Higher Training at IMSAL
The Institute for Medical Simulation and Advanced Learning (IMSAL), HHC’s comprehensive training center has already trained more than 3,000 physicians, nurses and other technicians to master skills, work better as teams, and practice challenging emergency procedures to improve patient safety and patient care. Katie Walker, RN, the new Director of IMSAL, and a national leader in medical simulation, talks about the growing importance of simulation training, the latest innovations at IMSAL, and her plans for the future.
What's happening in healthcare simulation across the country and the world?
There is a groundswell of activity in the healthcare simulation world. In the U.S., where highly immersive simulation began in the late 80’s, there is now a tsunami of both medical and nursing schools and hospital systems, both public and private, embracing simulation as a teaching technique. In January 2012, The Society for Simulation in Healthcare (SSH) - the largest international healthcare simulation member organization - held its International Meeting in San Diego and broke attendance records. There were over 3,100 educators, researchers and exhibitors from 37 countries represented. As simulation training expands, there is an emphasis on developing educators who deeply understand simulation and its applications. At HHC, we are lucky to already have a skilled instructional team who can share their teaching skills and can maximize the simulation learning experience for our physicians and nurses.
You had such a successful career in Australia. What convinced you to join HHC and move to New York City?
When I was on my Churchill Fellowship in 2007, it was obvious to me that the expertise in simulation research in the world was located in the USA, and particularly in the Northeast. When I heard about the HHC position and started reading about HHC, I knew I wanted to be here. I just loved the HHC ethos and how it cares for such a large diverse population, including more than 475,000 people who are uninsured. I felt that I could use the skills and knowledge that I had gained from developing large simulation programs, both on a state and national level, to advance the program in New York City. I feel privileged to work with such an amazingly dedicated staff and I’m confident the IMSAL program we can make a difference to patient care.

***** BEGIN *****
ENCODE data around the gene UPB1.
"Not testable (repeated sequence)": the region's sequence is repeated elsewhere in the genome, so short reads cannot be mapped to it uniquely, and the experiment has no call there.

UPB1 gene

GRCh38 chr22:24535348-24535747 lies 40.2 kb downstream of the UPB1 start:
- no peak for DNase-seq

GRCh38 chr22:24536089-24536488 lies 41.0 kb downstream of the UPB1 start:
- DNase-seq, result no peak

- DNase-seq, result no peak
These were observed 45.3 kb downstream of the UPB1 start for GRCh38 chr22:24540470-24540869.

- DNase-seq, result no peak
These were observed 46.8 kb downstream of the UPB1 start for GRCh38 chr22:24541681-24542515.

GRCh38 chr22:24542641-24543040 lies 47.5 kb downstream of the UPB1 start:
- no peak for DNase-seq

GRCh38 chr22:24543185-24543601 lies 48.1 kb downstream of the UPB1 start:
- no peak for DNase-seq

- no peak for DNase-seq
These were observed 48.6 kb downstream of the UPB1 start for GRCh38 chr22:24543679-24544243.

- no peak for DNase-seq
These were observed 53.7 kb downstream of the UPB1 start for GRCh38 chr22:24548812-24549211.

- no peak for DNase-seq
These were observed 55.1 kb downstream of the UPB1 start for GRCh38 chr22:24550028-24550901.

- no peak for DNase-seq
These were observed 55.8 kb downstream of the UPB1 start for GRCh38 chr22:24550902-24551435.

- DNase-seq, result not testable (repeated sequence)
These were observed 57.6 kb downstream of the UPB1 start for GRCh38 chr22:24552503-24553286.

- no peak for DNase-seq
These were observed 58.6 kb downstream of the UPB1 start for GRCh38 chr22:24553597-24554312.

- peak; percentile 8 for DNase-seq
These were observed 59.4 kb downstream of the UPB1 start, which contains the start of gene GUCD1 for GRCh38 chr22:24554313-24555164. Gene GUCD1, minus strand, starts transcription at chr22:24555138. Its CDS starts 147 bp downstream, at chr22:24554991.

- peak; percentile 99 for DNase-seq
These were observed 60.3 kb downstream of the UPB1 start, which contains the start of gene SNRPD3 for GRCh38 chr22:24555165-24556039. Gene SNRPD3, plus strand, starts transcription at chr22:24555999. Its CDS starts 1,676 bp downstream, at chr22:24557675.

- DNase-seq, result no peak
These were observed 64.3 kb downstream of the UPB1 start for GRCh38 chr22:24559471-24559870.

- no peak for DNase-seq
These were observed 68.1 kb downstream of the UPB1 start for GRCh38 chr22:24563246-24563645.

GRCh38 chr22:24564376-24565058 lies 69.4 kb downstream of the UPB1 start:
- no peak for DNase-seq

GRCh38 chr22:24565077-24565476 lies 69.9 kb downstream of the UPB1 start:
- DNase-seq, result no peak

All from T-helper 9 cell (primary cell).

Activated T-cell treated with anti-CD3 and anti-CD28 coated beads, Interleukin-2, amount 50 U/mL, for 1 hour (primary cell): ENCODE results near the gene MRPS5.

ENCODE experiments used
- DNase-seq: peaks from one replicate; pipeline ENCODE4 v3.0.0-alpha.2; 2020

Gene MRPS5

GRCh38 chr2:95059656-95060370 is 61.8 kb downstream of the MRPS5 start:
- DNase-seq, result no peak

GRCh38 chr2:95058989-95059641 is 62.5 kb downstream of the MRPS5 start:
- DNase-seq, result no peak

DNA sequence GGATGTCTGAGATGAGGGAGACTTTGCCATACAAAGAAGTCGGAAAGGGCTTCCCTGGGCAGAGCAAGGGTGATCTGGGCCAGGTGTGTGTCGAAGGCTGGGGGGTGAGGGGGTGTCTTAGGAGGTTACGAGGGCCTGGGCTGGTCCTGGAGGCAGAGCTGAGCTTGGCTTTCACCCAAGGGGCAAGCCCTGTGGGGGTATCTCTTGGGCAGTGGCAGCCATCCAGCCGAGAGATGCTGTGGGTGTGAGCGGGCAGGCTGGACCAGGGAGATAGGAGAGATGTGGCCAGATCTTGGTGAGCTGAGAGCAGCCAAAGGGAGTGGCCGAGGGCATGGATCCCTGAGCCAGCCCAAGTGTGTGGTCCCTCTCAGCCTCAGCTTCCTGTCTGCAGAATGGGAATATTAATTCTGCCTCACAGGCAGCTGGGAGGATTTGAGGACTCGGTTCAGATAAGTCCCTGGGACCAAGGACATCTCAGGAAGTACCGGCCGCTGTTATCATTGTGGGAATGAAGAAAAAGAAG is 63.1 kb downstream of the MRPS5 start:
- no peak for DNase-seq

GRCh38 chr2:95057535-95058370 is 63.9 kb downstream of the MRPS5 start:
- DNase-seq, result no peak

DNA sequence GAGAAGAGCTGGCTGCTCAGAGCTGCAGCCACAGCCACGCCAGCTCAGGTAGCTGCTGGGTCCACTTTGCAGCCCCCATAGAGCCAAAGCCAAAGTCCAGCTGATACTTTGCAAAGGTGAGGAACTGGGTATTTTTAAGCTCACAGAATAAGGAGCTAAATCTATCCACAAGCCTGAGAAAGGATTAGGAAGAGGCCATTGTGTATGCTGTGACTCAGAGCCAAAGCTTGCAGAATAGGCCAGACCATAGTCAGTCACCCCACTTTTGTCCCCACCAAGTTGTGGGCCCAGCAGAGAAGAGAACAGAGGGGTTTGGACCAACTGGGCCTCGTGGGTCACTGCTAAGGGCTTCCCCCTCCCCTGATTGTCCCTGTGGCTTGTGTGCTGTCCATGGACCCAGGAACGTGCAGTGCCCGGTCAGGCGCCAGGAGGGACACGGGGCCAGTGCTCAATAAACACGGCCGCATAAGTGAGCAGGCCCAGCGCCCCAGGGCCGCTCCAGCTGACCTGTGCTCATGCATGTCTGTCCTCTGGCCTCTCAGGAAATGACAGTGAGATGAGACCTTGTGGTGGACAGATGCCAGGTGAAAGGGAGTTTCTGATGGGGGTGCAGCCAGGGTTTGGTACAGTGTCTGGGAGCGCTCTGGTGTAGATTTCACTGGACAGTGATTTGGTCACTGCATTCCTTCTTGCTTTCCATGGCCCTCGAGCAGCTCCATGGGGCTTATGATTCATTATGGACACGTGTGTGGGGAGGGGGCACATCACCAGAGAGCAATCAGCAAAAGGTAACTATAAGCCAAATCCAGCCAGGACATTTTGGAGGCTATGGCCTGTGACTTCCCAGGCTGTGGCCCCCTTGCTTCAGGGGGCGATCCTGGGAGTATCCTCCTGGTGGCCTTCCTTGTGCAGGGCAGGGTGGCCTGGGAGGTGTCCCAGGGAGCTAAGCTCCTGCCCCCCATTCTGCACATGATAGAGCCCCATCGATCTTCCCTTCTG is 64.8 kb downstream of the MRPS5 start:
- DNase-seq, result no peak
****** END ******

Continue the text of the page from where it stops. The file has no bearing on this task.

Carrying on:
The Institute has trained more than 3,000 HHC staff so far. Who are these staff members and what have they learned?
We have focused on training mainly teams of physicians and nurses. We have chosen a curriculum that we think will make the most difference to patient care by using advice from experts and data collected in the areas of patient safety and quality indicators. Our current courses include central line placement, advanced and basic airway skills, cardiac code team and maternal emergencies such as shoulder dystocia. We have four courses in development for pediatrics and behavioral health and we hope to incorporate patient actors in the near future to help improve bedside manner.
Why have you focused your attention on team training?
We know that communication failure is a primary cause in nearly 80 percent of reported medical errors. Healthcare delivery is such a complex system, and although everyone sets out to do their best for their patients, good communication in this environment needs to be taught. For any one patient there are always multiple healthcare professionals involved in their care. That means the communication among the members of that care team is critical to deliver the patient-centered and safe care we want to provide.
How do you teach improved communications skills?
A popular method we use to strategize and motivate are huddles – a simple concept where the entire team comes together for a moment or longer, as needed, to clarify team roles and responsibilities, resolve conflict, and eliminate barriers to quality and safety for our patients. Huddles have been adopted by Army medical teams and now by IMSAL to improve communications and produce highly effective teams. The use of huddles is part of the scientifically proven teamwork system called TeamSTEPPS (Team Strategies and Tools to Enhance Performance and Patient Safety) developed by the U.S. Department of Defense and the Agency for Healthcare Research and Quality (AHRQ) to help healthcare professionals optimize the use of information, people and resources, and achieve the best clinical outcomes for patients.
How is IMSAL different from other healthcare simulation programs?
Most medical simulation programs out there are only training medical students on an individual basis and often times do not incorporate the team training. At IMSAL, we are training entire teams of doctors and nurses from all 11 HHC hospitals how to make life saving decisions and improve skills as a team under high pressure conditions. Simulation training allows the entire team to practice, perfect and master procedures and communication skills without risk to patients.
What are your future plans and goals for IMSAL?
The core mission of IMSAL is to improve patient care, which will be achieved by training clinicians more efficiently and effectively. This month IMSAL will host a medical simulation instructor course taught by visiting faculty from Harvard’s Center for Medical Simulation. Eventually, we hope to expand our facility-based simulation programs so that we can reach more staff. I also hope to have HHC’s IMSAL leading the way in simulation training nationally, and I think we are well on our way.